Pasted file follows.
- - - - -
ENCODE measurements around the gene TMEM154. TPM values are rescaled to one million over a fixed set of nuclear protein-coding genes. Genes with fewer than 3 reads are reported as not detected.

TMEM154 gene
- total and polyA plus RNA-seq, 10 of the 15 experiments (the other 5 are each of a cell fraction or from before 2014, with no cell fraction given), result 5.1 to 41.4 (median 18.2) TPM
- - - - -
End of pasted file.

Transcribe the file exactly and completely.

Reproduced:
ENCODE measurements around the gene TMEM154. TPM values are rescaled to one million over a fixed set of nuclear protein-coding genes. Genes with fewer than 3 reads are reported as not detected.

TMEM154 gene
- total and polyA plus RNA-seq, 10 of the 15 experiments (the other 5 are each of a cell fraction or from before 2014, with no cell fraction given), result 5.1 to 41.4 (median 18.2) TPM